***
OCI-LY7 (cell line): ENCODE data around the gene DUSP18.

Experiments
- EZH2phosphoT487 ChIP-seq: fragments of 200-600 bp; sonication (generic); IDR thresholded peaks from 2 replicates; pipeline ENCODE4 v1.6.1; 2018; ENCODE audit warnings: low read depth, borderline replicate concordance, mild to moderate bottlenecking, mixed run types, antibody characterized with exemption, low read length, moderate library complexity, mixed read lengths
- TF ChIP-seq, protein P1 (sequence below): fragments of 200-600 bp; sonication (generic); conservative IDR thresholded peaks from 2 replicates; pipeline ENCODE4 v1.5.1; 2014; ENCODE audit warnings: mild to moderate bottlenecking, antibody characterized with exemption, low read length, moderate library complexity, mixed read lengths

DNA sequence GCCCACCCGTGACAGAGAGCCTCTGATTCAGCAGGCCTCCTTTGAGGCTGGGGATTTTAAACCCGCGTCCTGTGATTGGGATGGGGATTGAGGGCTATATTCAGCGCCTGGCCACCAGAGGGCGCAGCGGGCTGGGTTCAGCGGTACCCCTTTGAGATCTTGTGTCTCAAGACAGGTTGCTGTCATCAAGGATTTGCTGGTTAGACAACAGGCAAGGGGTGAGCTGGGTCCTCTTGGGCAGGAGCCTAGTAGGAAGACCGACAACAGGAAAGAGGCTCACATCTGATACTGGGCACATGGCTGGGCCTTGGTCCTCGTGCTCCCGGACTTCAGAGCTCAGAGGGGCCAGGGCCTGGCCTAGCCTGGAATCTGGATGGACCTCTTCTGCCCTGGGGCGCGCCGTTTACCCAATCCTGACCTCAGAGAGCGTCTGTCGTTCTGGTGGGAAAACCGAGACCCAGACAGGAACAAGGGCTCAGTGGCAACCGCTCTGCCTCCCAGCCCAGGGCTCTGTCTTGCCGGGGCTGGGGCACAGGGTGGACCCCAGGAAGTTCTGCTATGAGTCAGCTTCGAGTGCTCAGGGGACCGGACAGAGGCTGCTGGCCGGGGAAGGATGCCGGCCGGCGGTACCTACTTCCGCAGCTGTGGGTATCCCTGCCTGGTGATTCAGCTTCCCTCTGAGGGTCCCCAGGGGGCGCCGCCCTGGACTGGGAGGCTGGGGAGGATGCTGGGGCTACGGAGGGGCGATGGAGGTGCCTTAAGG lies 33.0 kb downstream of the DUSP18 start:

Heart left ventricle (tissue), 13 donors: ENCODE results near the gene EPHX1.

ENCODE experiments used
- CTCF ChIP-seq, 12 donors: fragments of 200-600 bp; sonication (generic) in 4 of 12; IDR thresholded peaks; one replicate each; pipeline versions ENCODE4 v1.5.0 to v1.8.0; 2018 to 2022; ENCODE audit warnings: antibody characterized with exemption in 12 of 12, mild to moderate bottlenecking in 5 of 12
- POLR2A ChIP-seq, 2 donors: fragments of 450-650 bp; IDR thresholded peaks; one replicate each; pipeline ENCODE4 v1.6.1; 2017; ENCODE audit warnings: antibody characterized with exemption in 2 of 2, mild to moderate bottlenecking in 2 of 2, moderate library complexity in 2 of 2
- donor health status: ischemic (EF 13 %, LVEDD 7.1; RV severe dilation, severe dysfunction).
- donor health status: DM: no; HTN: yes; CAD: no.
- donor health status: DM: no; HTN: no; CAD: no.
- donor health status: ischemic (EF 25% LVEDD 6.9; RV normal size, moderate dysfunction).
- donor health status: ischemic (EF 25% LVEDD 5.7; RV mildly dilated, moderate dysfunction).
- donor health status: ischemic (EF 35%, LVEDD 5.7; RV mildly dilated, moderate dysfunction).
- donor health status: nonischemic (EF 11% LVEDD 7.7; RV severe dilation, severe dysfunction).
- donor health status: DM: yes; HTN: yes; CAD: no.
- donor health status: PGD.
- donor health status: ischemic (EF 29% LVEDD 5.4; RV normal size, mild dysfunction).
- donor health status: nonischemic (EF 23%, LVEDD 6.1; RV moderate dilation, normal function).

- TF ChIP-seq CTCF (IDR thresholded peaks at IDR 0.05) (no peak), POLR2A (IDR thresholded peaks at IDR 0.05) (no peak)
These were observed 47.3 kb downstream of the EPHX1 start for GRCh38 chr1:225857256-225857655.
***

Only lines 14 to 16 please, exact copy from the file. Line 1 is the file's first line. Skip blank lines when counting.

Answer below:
- donor health status: ischemic (EF 25% LVEDD 5.7; RV mildly dilated, moderate dysfunction).
- donor health status: ischemic (EF 35%, LVEDD 5.7; RV mildly dilated, moderate dysfunction).
- donor health status: nonischemic (EF 11% LVEDD 7.7; RV severe dilation, severe dysfunction).